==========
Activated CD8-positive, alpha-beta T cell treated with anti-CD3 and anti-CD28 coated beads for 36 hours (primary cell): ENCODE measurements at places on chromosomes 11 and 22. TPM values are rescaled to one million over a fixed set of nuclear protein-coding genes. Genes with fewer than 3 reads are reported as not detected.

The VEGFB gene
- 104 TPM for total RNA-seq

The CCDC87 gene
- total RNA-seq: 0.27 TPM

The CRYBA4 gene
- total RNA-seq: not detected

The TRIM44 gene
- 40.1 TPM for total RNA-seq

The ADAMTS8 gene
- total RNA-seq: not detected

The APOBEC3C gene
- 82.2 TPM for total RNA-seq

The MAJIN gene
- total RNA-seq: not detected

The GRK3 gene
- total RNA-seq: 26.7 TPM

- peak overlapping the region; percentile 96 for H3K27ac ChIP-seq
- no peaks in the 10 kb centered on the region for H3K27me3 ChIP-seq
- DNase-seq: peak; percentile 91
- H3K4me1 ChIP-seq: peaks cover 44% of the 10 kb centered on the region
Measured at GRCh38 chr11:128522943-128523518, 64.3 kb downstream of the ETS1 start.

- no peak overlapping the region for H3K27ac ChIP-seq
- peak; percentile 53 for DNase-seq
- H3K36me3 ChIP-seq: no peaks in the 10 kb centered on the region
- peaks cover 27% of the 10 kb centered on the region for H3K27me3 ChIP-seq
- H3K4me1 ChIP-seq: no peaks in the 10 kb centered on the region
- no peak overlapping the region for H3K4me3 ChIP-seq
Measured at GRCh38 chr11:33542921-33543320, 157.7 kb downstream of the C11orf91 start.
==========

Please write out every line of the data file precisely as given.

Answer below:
Activated CD8-positive, alpha-beta T cell treated with anti-CD3 and anti-CD28 coated beads for 36 hours (primary cell): ENCODE measurements at places on chromosomes 11 and 22. TPM values are rescaled to one million over a fixed set of nuclear protein-coding genes. Genes with fewer than 3 reads are reported as not detected.

The VEGFB gene
- 104 TPM for total RNA-seq

The CCDC87 gene
- total RNA-seq: 0.27 TPM

The CRYBA4 gene
- total RNA-seq: not detected

The TRIM44 gene
- 40.1 TPM for total RNA-seq

The ADAMTS8 gene
- total RNA-seq: not detected

The APOBEC3C gene
- 82.2 TPM for total RNA-seq

The MAJIN gene
- total RNA-seq: not detected

The GRK3 gene
- total RNA-seq: 26.7 TPM

- peak overlapping the region; percentile 96 for H3K27ac ChIP-seq
- no peaks in the 10 kb centered on the region for H3K27me3 ChIP-seq
- DNase-seq: peak; percentile 91
- H3K4me1 ChIP-seq: peaks cover 44% of the 10 kb centered on the region
Measured at GRCh38 chr11:128522943-128523518, 64.3 kb downstream of the ETS1 start.

- no peak overlapping the region for H3K27ac ChIP-seq
- peak; percentile 53 for DNase-seq
- H3K36me3 ChIP-seq: no peaks in the 10 kb centered on the region
- peaks cover 27% of the 10 kb centered on the region for H3K27me3 ChIP-seq
- H3K4me1 ChIP-seq: no peaks in the 10 kb centered on the region
- no peak overlapping the region for H3K4me3 ChIP-seq
Measured at GRCh38 chr11:33542921-33543320, 157.7 kb downstream of the C11orf91 start.